My wife and I have an arrangement. If she calls me and I can't take the call, I don't answer. However, if this is an emergency, she hangs up and calls again. If she calls me twice within the span of less than a minute, I know it's an emergency, and I will drop everything I'm doing, leave in the middle of a meeting, stop in the middle of delivering a keynote, and take her call.
However, even when I do answer the phone, her first question to me is, "can you talk?" If I can't, I will say so, and we will speak later.
When Maya was a toddler, she wanted to call me at work for the first time. My wife gave her the phone, explained to her how to call me, showed her how to dial, gave her the number, but also said, "remember, as soon as dad answers, you must first ask him if he can talk right now."
When the phone rang, I was busy, but not enough to ignore it completely. I picked it up. Maya, on the other side, started with, "Daddy, can you talk?" Unfortunately, I couldn't, so I said "No." Maya went on to tell me everything that happened to her that day, everything she is excited about, and couldn't be stopped...
You see, my wife told her to ask if I was busy, but not what to do if I said I was...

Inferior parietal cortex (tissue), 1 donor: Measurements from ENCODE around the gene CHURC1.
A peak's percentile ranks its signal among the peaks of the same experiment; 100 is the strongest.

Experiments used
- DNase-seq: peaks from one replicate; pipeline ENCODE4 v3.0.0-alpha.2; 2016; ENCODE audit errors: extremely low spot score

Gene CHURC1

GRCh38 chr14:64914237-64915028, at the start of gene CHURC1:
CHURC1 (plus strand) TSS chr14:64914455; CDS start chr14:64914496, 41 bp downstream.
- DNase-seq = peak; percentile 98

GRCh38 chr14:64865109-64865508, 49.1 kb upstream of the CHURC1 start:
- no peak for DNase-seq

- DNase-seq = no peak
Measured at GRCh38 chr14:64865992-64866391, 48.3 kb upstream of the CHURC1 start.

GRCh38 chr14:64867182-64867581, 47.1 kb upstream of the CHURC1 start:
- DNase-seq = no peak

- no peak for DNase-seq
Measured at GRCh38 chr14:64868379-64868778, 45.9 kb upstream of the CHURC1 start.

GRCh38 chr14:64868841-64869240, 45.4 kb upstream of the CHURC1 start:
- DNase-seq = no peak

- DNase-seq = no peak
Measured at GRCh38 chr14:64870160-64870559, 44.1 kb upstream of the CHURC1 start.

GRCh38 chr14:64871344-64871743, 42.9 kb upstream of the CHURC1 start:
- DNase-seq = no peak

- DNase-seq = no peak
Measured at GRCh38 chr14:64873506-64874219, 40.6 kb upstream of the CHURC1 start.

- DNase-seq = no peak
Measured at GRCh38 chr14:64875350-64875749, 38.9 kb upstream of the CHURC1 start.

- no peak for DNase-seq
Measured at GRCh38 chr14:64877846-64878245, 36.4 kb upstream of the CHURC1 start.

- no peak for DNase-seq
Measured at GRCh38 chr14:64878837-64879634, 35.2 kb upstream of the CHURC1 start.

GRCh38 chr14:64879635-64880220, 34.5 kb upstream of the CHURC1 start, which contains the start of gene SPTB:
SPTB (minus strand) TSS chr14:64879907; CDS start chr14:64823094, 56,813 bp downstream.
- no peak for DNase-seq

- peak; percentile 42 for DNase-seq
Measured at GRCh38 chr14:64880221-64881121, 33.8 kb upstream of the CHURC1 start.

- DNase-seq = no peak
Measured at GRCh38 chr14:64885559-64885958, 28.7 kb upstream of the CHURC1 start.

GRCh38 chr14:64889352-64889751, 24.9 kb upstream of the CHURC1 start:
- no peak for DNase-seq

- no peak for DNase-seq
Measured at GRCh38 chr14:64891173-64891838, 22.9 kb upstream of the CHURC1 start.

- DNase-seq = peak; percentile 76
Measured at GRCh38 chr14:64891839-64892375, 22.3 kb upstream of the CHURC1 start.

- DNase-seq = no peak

Part of being trusted is having certain shared values with the other person. One of those universal shared values is that you care about me at least as much as you care about yourself. At least not a lot less than you care about yourself.
So, the next time you call me, whether it is because we are doing something together, or if you are trying to sell me something, or get me to respond to a survey, of even if you are a friend of mine, ask me first if this is a convenient time for me to speak, even though I picked up the phone voluntarily. It doesn't take long. I promise. You will show that you care about me, and therefore that we share values, and that I should trust you. It's not hard, but those first 8 seconds will set up the trust I have in you for the rest of the call.